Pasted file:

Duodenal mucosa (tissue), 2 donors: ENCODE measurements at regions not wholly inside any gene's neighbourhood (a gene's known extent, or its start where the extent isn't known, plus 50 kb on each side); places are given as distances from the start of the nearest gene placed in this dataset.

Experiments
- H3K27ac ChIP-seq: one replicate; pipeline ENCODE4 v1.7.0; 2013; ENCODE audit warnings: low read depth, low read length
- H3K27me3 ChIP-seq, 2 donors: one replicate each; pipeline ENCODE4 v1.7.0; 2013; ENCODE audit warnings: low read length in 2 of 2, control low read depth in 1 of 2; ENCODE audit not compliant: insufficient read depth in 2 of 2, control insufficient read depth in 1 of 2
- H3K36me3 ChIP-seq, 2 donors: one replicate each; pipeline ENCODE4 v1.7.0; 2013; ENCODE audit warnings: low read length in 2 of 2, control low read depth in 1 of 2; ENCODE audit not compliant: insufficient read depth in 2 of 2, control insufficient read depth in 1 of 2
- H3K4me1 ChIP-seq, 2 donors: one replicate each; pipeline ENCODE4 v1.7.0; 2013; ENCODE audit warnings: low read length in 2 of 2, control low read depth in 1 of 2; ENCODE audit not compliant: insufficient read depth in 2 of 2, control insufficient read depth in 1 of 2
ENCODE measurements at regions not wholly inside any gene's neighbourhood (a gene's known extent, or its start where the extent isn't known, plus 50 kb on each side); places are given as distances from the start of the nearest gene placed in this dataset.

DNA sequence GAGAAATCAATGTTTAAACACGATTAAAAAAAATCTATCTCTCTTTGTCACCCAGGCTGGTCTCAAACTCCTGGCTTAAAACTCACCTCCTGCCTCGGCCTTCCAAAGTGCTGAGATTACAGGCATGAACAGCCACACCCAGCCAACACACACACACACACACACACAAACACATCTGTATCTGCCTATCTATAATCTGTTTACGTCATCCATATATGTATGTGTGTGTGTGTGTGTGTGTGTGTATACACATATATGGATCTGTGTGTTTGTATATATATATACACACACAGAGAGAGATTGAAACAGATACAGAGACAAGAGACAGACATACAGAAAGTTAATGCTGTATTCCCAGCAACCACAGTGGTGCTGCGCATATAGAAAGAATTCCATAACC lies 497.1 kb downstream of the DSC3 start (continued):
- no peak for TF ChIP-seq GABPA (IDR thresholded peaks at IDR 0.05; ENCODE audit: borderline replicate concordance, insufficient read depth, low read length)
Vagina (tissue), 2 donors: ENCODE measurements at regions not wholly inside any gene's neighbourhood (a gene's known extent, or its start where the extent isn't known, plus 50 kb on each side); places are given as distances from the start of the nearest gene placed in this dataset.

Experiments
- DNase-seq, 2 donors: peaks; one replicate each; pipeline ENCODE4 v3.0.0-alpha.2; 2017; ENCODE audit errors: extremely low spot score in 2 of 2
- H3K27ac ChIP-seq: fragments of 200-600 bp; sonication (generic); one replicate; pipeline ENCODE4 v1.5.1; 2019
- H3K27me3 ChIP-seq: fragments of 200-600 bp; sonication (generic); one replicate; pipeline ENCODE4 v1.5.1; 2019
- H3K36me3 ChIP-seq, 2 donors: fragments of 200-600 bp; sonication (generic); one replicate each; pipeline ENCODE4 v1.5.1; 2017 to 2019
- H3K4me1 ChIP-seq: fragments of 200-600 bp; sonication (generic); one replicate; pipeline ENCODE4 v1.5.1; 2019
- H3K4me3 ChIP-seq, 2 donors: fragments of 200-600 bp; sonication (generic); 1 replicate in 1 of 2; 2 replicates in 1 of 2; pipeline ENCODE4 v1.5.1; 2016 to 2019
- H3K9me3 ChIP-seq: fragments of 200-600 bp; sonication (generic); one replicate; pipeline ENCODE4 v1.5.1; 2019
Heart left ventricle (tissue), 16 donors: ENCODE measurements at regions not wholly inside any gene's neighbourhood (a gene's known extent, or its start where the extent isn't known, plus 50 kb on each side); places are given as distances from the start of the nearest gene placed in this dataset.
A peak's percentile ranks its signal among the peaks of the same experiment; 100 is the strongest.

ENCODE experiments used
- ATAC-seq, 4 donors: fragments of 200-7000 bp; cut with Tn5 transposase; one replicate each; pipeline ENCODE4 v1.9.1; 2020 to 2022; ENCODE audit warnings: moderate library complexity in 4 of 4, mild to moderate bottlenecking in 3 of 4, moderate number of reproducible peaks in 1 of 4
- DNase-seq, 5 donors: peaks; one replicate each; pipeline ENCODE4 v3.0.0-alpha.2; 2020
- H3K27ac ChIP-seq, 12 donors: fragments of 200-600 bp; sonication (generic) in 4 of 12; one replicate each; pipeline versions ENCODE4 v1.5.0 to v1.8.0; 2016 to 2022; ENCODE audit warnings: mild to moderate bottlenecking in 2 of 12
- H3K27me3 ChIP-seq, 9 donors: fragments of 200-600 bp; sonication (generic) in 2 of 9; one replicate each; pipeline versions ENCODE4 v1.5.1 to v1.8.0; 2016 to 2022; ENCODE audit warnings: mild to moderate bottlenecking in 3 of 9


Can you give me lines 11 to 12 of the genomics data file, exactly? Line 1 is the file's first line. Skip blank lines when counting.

Experiments
- DNase-seq, 2 donors: peaks; one replicate each; pipeline ENCODE4 v3.0.0-alpha.2; 2017; ENCODE audit errors: extremely low spot score in 2 of 2